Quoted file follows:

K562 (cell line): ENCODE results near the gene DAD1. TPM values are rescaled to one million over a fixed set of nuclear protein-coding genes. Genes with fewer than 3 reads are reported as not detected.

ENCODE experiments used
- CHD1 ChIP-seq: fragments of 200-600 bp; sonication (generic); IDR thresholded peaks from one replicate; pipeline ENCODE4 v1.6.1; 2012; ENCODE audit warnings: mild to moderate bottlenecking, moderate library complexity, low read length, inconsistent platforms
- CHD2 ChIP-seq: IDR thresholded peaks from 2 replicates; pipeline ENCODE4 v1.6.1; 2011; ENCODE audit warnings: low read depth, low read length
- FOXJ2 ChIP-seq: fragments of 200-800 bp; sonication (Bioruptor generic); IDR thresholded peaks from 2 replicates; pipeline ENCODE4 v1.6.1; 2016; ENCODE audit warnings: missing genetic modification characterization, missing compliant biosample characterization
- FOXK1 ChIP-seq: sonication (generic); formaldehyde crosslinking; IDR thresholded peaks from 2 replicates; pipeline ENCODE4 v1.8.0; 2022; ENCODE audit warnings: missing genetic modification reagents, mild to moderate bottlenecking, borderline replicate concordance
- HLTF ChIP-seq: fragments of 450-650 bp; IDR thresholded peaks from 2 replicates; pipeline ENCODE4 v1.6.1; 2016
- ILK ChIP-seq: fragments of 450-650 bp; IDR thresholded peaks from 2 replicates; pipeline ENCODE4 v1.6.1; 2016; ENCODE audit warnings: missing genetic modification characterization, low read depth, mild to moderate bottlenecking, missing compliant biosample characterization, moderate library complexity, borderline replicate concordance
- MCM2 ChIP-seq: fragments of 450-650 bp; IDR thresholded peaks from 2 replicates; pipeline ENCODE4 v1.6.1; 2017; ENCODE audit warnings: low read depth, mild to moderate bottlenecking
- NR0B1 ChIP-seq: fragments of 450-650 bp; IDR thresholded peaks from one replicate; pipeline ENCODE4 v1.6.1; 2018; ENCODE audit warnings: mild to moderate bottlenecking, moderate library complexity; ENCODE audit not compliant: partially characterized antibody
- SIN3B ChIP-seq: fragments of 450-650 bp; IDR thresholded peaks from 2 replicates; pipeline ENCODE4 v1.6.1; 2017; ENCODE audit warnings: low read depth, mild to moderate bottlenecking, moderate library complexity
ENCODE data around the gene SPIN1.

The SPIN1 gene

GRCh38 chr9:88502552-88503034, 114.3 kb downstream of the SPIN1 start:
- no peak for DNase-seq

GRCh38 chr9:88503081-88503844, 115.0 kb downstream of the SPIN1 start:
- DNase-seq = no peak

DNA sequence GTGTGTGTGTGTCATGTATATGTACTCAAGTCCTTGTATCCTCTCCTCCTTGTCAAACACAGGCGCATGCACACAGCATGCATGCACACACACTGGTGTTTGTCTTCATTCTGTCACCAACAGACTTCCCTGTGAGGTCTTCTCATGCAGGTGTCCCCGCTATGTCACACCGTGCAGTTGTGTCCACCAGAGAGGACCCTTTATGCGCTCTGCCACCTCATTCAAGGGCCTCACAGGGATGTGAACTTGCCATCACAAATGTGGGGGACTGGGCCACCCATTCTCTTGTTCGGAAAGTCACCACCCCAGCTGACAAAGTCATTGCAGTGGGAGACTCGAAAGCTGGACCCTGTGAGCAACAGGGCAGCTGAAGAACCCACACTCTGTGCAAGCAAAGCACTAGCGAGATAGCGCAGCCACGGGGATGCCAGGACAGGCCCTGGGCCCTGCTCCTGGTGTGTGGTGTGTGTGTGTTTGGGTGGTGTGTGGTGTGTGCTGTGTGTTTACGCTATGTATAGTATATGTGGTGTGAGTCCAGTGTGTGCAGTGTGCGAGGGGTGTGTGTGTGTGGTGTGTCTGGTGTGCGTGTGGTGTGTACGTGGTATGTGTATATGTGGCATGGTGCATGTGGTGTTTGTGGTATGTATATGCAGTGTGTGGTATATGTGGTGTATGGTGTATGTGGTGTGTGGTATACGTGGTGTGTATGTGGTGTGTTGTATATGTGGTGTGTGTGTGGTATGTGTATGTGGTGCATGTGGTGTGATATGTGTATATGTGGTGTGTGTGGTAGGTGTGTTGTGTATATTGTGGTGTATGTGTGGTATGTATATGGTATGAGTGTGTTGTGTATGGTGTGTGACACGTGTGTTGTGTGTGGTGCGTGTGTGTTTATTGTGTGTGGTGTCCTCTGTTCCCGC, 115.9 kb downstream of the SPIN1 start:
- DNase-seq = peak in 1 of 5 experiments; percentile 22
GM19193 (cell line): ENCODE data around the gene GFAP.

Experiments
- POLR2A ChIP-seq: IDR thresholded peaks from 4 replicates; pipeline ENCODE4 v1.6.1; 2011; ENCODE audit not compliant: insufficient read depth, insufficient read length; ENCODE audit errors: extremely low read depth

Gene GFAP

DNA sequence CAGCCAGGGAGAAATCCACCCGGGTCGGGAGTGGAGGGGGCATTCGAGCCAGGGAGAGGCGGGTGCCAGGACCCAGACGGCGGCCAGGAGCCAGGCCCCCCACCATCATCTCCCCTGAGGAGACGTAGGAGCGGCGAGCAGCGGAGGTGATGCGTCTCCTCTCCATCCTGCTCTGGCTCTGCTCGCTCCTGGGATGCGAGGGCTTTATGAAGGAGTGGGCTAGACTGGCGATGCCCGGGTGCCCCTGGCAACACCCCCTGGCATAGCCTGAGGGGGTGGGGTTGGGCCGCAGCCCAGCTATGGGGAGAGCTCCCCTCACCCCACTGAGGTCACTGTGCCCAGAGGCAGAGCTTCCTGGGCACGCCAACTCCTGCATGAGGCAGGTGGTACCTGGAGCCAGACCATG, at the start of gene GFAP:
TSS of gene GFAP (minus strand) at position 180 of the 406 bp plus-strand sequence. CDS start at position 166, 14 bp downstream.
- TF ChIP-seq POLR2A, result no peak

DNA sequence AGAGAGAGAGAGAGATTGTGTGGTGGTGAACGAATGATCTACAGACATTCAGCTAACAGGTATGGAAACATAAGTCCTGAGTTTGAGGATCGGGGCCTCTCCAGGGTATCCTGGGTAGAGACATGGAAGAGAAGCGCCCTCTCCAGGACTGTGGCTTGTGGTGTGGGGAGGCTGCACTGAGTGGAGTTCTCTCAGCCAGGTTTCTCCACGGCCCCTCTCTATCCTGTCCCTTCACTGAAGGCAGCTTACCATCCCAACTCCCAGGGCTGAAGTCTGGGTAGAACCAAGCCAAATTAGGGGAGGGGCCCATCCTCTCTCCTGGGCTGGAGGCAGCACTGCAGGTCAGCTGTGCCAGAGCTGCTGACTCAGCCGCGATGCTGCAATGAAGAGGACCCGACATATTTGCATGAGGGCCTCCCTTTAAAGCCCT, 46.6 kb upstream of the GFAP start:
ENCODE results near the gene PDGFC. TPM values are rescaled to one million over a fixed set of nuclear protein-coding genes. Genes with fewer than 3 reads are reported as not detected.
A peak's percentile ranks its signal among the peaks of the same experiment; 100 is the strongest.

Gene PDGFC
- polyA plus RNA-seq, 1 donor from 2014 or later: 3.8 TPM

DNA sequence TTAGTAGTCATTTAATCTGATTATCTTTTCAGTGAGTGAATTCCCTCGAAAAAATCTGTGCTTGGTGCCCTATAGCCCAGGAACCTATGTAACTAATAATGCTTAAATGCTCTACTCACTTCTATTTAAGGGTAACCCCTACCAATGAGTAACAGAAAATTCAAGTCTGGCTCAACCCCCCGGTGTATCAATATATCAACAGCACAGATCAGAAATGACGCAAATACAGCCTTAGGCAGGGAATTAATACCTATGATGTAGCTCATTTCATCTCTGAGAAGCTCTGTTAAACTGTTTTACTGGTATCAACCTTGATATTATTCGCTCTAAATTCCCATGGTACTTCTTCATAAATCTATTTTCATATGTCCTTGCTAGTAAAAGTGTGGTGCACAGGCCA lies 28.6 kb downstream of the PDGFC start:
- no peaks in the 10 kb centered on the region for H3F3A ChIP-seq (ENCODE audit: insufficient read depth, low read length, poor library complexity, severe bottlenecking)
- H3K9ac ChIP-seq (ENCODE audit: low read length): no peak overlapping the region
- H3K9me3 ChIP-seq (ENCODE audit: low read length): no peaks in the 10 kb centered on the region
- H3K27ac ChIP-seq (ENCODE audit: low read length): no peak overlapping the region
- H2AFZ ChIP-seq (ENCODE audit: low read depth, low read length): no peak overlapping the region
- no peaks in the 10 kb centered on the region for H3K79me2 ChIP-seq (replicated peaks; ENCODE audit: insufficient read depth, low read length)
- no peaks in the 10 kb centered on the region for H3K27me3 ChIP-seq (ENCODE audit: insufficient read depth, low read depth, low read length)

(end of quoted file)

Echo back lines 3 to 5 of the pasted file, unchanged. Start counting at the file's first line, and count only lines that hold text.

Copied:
- CHD1 ChIP-seq: fragments of 200-600 bp; sonication (generic); IDR thresholded peaks from one replicate; pipeline ENCODE4 v1.6.1; 2012; ENCODE audit warnings: mild to moderate bottlenecking, moderate library complexity, low read length, inconsistent platforms
- CHD2 ChIP-seq: IDR thresholded peaks from 2 replicates; pipeline ENCODE4 v1.6.1; 2011; ENCODE audit warnings: low read depth, low read length
- FOXJ2 ChIP-seq: fragments of 200-800 bp; sonication (Bioruptor generic); IDR thresholded peaks from 2 replicates; pipeline ENCODE4 v1.6.1; 2016; ENCODE audit warnings: missing genetic modification characterization, missing compliant biosample characterization